On August 1, 2018, four cases of Ebola virus disease were confirmed in the Democratic Republic of the Congo, or DRC. Since then, health officials have reported at least 2,408 confirmed and probable cases of Ebola in the country’s North Kivu and Ituri provinces. Over 1,600 people have died. To date, this is the worst Ebola epidemic recorded in the DRC, and the second largest recorded outbreak of the disease globally.
The United States quickly responded to the new health emergency. In September 2018, just about one month after the new outbreak was confirmed in the DRC, the United States declared the outbreak an emergency and bolstered its support by deploying a Disaster Assistance Response Team, or DART, to the DRC. Comprised of disaster and health experts from the U.S. Agency for International Development, or USAID, and the U.S. Centers for Disease Control and Prevention, the DART team began to coordinate the U.S. Government response to the outbreak, while working closely with local officials, the international community, and relief agencies.
In June 2019, USAID Administrator Mark Green and U.S. Ambassador to the DRC Michael Hammer traveled to North Kivu province, where they met with healthcare workers at an Ebola Treatment Unit in Katwa, community and local leaders at the Emergency Operations Center in Butembo, and response groups working to stop the spread of the disease. Following Administrator Green’s visit, USAID announced publicly it has provided 98 million dollars thus far to help the Democratic Republic of the Congo and international partners fight the Ebola outbreak.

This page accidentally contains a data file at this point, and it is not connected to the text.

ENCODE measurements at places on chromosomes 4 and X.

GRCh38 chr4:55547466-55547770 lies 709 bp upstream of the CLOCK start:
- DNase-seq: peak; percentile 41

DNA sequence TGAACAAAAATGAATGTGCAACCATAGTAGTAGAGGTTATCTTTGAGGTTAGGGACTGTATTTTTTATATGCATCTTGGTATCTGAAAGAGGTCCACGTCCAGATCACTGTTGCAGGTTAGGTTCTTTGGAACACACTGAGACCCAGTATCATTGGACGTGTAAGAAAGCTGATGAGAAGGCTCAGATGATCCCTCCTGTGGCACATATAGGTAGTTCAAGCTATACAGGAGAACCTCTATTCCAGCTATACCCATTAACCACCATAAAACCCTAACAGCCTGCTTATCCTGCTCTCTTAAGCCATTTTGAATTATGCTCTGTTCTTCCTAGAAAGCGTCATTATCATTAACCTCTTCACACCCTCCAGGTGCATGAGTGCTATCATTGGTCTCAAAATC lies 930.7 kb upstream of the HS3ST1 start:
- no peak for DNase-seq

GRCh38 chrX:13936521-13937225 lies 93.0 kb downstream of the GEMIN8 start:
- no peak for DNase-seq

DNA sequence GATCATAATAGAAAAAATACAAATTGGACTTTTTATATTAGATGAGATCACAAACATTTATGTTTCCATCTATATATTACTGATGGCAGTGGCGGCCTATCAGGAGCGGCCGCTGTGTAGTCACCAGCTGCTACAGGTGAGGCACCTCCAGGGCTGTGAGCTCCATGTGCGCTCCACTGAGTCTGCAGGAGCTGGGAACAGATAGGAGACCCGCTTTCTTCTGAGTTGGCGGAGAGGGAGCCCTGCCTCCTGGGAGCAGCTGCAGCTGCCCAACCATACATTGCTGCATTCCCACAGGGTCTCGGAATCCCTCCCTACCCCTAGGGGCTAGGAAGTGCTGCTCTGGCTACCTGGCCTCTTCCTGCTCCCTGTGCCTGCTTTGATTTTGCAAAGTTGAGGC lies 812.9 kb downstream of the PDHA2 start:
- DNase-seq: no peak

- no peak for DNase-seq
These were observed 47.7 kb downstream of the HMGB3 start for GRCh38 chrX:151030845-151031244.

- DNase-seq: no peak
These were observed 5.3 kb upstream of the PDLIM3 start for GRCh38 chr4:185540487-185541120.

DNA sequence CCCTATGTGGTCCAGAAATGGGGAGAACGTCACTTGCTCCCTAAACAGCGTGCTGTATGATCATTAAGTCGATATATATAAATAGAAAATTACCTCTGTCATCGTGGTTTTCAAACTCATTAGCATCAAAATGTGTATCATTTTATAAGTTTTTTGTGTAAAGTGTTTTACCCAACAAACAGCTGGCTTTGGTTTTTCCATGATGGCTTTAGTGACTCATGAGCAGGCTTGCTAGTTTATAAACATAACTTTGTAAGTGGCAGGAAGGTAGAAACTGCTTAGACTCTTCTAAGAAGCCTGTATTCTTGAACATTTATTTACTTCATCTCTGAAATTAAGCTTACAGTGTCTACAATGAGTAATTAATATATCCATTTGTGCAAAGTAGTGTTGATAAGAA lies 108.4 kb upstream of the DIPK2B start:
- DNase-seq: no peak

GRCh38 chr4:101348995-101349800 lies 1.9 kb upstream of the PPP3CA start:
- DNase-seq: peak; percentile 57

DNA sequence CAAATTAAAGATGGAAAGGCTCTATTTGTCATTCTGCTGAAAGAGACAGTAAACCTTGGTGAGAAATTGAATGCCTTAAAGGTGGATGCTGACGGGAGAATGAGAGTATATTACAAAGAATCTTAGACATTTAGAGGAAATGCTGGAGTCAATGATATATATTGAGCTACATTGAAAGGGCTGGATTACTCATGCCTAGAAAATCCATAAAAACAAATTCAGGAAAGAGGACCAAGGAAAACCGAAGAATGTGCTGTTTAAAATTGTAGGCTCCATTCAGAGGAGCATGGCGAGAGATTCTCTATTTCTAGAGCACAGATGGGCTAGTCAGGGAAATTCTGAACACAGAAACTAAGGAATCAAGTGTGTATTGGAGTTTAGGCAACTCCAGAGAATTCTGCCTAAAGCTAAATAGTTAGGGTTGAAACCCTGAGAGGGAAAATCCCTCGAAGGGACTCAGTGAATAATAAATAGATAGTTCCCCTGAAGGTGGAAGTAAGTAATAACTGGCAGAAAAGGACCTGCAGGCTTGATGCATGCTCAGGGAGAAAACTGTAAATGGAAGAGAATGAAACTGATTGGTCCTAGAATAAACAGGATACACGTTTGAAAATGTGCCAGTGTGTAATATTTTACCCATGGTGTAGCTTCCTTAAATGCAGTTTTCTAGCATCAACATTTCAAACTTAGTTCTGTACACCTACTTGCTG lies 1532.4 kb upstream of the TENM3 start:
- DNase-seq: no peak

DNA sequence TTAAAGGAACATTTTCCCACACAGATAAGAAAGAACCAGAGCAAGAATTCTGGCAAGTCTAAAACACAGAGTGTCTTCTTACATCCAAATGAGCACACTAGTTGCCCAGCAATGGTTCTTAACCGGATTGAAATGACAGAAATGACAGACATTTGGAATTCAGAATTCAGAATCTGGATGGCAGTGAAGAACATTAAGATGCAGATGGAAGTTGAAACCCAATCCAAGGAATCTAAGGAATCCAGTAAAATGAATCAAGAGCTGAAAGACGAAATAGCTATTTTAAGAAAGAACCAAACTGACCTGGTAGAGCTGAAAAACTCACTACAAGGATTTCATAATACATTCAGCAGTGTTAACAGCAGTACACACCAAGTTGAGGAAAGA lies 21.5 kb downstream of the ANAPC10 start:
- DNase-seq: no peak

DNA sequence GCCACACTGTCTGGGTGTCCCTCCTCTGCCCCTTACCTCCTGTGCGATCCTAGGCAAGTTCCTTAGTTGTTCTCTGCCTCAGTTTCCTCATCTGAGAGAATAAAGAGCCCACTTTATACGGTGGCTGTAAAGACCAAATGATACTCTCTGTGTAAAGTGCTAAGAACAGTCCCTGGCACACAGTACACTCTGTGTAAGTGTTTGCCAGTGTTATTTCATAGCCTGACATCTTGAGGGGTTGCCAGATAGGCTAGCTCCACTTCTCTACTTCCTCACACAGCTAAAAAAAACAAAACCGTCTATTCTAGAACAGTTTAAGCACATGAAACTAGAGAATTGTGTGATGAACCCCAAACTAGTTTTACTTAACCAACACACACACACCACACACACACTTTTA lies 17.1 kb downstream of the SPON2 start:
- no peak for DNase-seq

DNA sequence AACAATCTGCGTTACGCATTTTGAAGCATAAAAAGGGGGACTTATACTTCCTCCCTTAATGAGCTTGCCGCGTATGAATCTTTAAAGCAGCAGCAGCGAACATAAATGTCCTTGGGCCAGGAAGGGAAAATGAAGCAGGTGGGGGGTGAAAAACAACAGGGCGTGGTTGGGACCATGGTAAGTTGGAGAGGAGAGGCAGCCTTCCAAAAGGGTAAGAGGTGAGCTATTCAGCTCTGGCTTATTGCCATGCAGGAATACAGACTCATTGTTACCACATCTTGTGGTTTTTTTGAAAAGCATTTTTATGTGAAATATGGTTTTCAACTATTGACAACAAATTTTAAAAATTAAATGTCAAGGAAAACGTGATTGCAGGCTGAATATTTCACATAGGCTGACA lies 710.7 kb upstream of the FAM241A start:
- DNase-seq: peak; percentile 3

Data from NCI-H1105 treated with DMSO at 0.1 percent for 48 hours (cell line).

The funds are going toward lifesaving assistance such as infection prevention and control activities, training for health care workers, community engagement interventions, promotion of safe and dignified burials, and food assistance for people and communities affected by Ebola. This assistance is also helping to prepare communities in Goma, the capital of North Kivu province, and other neighboring areas of the DRC at high risk for Ebola spread.
“The way that you defeat this deadly virus is to harness the strength, the connections, and the spirit of every part of the community. Every part of the community is affected, every part of the community must be in the response, and that is, to me, the most important thing,” said USAID Administrator Green. “With all of the challenges -- and there are many -- there is nothing that is insurmountable.”